Case Presentation - Summer, 2009

Intranodal Palisaded Myofibroblastoma

NOTE: The diagnosis and analysis for this case study were provided by an independent physician. All conclusions and opinions are those of the physician and not Hologic, Inc.

History: 62 year old male

Specimen type: Right Inguinal Lymph node FNA

Case provided by: The laboratory providing the specimen prefers to remain anonymous

Intranodal palisaded myofibroblastoma (IPM) is a rare benign lesion of the lymph node that is derived from myofibroblasts or smooth muscle cells. It usually presents as a painless and slow-growing inguinal node. Patients with this lesion usually notice a groin mass, but since it is asymptomatic, may not seek medical attention. Although IPM almost always arises in the inguinal lymph nodes, occurrence in mediastinum and submandibular lymph nodes has been reported. It can occur in a wide range of ages, from 19 to 78 years. No pediatric cases have yet to be reported. Case reports (42 cases from 13 publications) suggest that there is a slight predominance in males over females (2:1 ratio). IPM doesn't seem to show any predilection for race and has been reported in people of white, African and Asian descent.

Initial case reports of IPM were published in 1968 and 1974. Originally, IPM wasn't well characterized and as a result was thought to belong to the schwannoma/neurilemmoma family. From 1968 to 1989, IPM was diagnosed as an intranodal form of schwannoma or as leiomyoma. The established characterization of IPM didn't occur until 1989 when 3 different groups published their findings. Intranodal palisaded myofibroblastoma was once referred to as intranodal hemorrhagic spindle-cell tumor with amianthoid fibers and solitary spindle cell tumor with myoid differentiation of the lymph node.

Surgical removal of this tumor is almost always curative. There is an approximate 6% chance of recurrence and no known malignant potential.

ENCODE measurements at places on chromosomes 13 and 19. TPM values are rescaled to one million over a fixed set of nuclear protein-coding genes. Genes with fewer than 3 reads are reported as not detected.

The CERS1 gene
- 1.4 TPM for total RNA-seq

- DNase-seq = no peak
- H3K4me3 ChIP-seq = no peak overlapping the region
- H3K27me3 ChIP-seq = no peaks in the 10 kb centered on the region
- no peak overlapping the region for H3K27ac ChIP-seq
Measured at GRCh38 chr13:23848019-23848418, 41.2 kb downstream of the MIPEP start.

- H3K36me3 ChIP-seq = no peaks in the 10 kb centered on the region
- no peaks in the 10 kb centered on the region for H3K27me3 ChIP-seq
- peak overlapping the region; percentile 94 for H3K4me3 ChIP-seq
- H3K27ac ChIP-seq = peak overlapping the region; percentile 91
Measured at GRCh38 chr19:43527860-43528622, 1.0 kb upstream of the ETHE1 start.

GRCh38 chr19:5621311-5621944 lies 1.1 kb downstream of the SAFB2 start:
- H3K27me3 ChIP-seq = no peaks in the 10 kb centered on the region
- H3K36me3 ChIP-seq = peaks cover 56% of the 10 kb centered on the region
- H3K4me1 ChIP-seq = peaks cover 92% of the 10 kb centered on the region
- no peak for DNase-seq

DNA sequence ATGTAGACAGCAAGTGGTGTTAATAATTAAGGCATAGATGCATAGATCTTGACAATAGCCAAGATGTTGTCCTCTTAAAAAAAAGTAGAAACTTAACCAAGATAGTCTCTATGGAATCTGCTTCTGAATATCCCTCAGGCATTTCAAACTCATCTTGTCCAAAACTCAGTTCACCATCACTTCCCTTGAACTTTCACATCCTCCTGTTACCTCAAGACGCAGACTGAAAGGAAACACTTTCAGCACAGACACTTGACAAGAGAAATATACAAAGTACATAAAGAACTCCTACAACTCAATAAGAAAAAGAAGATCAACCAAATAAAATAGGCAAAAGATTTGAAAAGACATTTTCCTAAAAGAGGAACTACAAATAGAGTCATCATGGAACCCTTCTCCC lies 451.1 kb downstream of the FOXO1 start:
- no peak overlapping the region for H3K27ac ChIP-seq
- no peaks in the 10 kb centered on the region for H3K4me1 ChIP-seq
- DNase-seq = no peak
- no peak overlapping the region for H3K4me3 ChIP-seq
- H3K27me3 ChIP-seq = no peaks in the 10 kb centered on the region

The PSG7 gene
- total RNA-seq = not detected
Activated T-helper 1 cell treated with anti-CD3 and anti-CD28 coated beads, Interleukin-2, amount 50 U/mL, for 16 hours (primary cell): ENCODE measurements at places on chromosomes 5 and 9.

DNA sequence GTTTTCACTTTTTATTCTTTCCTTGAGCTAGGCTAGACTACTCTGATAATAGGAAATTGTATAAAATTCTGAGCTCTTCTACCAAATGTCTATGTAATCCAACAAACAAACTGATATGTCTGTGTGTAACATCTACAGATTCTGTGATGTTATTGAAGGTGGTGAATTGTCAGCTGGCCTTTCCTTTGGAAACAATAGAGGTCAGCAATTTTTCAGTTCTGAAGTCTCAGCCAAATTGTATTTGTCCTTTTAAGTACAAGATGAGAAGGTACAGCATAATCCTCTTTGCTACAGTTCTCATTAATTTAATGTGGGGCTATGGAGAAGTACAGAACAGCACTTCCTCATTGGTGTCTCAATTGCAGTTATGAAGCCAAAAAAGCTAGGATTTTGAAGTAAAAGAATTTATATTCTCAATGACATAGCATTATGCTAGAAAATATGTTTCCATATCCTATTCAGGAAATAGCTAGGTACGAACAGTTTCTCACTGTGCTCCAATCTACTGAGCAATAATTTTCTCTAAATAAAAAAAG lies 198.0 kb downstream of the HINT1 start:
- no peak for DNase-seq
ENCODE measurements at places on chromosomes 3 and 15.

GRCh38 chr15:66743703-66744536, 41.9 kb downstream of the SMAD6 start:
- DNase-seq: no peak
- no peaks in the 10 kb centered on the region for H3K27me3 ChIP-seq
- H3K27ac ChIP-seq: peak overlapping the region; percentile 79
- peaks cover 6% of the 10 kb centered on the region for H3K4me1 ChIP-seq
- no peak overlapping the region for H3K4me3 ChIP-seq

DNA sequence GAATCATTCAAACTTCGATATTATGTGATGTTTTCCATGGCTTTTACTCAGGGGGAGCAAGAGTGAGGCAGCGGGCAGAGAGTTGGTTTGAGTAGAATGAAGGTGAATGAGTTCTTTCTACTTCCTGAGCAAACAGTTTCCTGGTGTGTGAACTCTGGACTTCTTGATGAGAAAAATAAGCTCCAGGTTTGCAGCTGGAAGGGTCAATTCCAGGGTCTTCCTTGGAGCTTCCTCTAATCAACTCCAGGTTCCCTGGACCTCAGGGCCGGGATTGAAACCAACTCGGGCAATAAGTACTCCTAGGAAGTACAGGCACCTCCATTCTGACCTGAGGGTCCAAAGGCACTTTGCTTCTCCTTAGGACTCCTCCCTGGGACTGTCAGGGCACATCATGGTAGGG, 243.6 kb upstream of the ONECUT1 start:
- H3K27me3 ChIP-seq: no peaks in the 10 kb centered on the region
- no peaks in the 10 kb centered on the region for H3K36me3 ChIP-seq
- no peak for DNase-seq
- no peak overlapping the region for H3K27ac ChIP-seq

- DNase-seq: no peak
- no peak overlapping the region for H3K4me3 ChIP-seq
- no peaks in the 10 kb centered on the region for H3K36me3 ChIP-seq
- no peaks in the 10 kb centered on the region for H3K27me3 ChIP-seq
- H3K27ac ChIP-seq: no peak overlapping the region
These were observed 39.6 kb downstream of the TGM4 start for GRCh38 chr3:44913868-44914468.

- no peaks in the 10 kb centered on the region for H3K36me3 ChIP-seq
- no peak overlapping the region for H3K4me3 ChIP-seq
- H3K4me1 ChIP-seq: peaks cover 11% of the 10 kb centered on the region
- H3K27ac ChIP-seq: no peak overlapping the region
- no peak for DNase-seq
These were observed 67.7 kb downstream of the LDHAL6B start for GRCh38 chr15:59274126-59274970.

Macroscopic features
Upon gross inspection, the most common feature of intranodal palisaded myofibroblastoma is dark red areas of hemorrhage. These areas may be focal, multifocal or diffuse. IPM grows from the interior portion of the lymph node outward toward the periphery. As a result the normal lymphoid tissue is compressed to the periphery.

Microscopic Features
There are five distinct histological features of intranodal palisaded myofibroblastoma. The first feature is hemorrhage and a collagenous pseudocapsule located at the point where the remaining lymph node parenchyma is compressed and against the capsule. Second, the cells are bland spindle cells with abundant areas of nuclear palisading similar to the antoni- A pattern found in schwannomas. Third, intraparenchymal hemorrhage and extravasation of red blood cells are present between spindle cells. The presence of collagenous bundles of so-called amianthoid fibers are distributed throughout the lesion. These bundles have a darker eosinophilic center surrounded by a paler eosinophilic, stellate-shaped periphery. This feature is not pathognomonic to IPM due to the fact that other tumors demonstrate collagenous amianthoid change. Aminathoid changes have been noted to be present in virtually all cases. Therefore, the presence of these changes along with the other features of IPM helps to solidify the diagnosis. Lastly, extracellular and intracellular fuchsinophilic bodies are present in IPM. The fuchsinophilic bodies stain red with trichome stain and exhibit positive muscle specific actin reactivity in immunohistochemical studies. These bodies are very difficult to detect under light microscopy using hematoxylin-eosin stain but can be easily identified using smooth muscle actin immunohistochemical stain.

The use of immunohistochemical studies can be very helpful in confirming the diagnosis of IPM. IPM stains positive for both vimentin and muscle specific actin. It has a strong expression of cyclin D1 and a low proliferative index of Ki-679. Neural markers such as S100 and glial fibrillary acidic protein, along with endothelial markers like CD 34 and desmin are all negative. The center of the so called amianthoid fibers is made up of collagen type I, while the periphery is composed of collagen type III.

Differential Diagnosis
Although there are many soft tissue tumors that may mimic intranodal palisaded myofibroblastoma, histological features can help narrow down the differential diagnosis to the following lesions: schwannoma, Kaposi sarcoma (KS), hemangioendothelioma, and metastatic tumors.

  1. Intranodal Palisaded Myofibroblastoma.
  2. Nguyen T,et al. Intranodal Palisaded Myofibroblastoma. Arch.Pathol.Lab Med,Feb 2007[306:IPM]2.0.CO;2